You will study the economic costs and benefits of national and EU-wide policy and regulation pathways to reduce the risks of endocrine disrupting chemicals (EDCs), including ‘forever chemicals’ like pfas. The economic analysis will be based on data collection using surveys, interviews and choice experiments to measure public awareness, experience, perceptions, attitudes, and sense of urgency related to the risks of EDCs. Choice experiments will be used to (i) assess public willingness to change lifestyles or behavioural patterns leading to adverse health outcomes and (ii) test different risk communication strategies on risk behaviour targeting different socioeconomic and sociocultural risk profiles. The latter aims to assess social inequalities for future policy and regulation development.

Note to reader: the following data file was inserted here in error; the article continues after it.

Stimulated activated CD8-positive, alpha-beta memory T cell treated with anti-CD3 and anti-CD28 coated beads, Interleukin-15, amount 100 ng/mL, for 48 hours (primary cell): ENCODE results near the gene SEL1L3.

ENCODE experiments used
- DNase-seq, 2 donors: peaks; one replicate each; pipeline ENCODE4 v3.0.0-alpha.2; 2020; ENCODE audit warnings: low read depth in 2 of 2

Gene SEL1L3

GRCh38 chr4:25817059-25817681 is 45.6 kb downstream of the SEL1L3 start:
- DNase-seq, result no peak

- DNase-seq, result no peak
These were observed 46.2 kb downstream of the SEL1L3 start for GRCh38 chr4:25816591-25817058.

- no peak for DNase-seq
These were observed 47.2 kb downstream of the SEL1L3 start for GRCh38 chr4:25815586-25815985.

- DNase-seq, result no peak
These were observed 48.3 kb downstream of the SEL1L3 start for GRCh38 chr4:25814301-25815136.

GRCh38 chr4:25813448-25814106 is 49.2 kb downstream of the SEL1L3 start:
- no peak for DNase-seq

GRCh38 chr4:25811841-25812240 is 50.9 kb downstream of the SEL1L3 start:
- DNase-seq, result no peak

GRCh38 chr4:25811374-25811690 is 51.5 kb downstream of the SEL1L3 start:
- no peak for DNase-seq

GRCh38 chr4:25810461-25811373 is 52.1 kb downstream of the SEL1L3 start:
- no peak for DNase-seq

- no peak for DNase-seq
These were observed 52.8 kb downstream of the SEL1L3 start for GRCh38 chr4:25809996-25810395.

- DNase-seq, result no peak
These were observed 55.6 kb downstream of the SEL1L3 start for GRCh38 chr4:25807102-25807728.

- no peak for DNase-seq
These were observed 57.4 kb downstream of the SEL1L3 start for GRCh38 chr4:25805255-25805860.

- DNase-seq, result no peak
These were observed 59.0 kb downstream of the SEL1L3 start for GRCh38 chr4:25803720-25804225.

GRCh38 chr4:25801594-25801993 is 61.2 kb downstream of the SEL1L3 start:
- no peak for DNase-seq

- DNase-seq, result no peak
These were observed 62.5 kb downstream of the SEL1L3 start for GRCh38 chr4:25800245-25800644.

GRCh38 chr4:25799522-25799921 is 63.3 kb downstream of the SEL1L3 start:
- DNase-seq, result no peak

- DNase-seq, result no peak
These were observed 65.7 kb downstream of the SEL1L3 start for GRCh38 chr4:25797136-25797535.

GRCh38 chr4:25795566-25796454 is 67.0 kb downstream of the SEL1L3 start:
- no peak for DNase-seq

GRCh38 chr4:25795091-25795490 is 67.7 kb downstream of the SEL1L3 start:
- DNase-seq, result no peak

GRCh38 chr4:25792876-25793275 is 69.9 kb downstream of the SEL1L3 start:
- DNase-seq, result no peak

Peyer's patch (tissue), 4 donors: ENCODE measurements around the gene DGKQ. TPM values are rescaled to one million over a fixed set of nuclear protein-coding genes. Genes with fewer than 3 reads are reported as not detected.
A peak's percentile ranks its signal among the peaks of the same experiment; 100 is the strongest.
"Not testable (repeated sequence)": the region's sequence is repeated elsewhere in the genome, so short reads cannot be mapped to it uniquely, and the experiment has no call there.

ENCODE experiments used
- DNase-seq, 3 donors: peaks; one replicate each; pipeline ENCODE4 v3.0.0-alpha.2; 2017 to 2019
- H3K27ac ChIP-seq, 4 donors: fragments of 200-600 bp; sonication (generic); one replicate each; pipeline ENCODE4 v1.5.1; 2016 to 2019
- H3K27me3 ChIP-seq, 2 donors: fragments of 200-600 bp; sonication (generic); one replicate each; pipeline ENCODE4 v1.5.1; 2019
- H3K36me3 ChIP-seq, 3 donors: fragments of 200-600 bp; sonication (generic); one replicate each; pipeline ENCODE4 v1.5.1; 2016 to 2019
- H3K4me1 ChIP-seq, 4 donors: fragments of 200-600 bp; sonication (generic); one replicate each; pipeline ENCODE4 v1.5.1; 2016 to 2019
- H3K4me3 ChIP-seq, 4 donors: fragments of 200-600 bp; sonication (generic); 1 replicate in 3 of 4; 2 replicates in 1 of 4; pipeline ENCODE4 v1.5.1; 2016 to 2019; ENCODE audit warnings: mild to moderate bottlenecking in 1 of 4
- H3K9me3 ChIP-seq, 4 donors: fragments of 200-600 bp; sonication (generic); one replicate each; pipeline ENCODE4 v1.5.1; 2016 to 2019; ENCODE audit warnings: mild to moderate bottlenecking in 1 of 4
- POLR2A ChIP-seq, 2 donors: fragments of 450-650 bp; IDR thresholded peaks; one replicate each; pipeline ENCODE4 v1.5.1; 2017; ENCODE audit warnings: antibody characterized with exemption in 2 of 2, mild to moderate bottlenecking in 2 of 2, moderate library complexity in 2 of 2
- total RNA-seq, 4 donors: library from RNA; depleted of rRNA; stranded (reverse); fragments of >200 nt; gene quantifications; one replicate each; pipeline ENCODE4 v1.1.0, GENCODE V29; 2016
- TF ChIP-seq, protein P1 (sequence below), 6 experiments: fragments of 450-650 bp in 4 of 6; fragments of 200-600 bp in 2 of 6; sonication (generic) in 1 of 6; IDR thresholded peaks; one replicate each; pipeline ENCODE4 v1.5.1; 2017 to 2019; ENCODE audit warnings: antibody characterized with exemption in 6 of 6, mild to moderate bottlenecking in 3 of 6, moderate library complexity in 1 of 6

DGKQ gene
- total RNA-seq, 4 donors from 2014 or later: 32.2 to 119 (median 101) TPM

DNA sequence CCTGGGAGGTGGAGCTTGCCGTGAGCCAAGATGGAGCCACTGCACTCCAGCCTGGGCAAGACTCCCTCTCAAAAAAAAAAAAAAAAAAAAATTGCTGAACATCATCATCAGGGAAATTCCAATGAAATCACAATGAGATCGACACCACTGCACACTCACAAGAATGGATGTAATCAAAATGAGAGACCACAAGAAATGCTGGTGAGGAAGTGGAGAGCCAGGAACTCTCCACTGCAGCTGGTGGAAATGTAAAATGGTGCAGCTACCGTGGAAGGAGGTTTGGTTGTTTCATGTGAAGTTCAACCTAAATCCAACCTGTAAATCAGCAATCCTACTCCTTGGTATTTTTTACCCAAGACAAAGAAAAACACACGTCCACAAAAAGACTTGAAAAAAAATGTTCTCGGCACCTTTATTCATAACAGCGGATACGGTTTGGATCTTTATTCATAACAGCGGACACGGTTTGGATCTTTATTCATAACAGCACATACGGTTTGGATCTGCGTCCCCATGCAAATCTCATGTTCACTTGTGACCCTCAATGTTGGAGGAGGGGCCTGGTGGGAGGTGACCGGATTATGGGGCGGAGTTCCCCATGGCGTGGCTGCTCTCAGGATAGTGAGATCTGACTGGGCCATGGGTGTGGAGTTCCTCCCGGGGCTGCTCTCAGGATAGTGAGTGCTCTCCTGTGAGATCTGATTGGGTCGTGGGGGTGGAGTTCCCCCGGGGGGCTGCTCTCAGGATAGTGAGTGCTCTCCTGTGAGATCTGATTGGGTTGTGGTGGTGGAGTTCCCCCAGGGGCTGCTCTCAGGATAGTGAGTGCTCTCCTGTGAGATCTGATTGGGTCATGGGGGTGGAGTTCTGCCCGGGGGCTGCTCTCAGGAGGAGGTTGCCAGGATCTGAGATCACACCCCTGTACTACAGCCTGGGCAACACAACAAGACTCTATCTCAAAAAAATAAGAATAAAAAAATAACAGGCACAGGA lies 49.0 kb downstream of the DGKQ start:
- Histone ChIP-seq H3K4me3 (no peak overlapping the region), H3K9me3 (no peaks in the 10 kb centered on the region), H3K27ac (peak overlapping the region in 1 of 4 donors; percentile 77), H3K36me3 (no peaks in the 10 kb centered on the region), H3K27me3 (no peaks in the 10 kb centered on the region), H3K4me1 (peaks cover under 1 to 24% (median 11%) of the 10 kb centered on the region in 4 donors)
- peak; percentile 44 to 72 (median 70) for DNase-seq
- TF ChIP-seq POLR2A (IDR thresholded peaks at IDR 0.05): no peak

You will work in a new Horizon Europe project that starts in 2024, and investigates EDCs as contributors to progression of metabolic dysfunction-associated steatotic liver disease. This disease is increasing rapidly worldwide, affecting up to a third of the global population, in parallel with rising rates of diabetes and obesity. The project brings together scientists and practitioners from 9 different European countries. VU Amsterdam’s Institute for Environmental Studies (IVM) leads the work package on socio-economic and behavioural approaches, and is responsible for assessing public support to eliminate EDCs from European markets in line with relevant EU legislation. The project builds on capacity in this specific field in the Institute for Environmental Studies’ Environmental Economics department, and includes close collaboration with the Economics department at the University of Waterloo, Canada. Your duties
- research towards writing a PhD thesis
- contributing to project tasks, such as organising workshops and data collection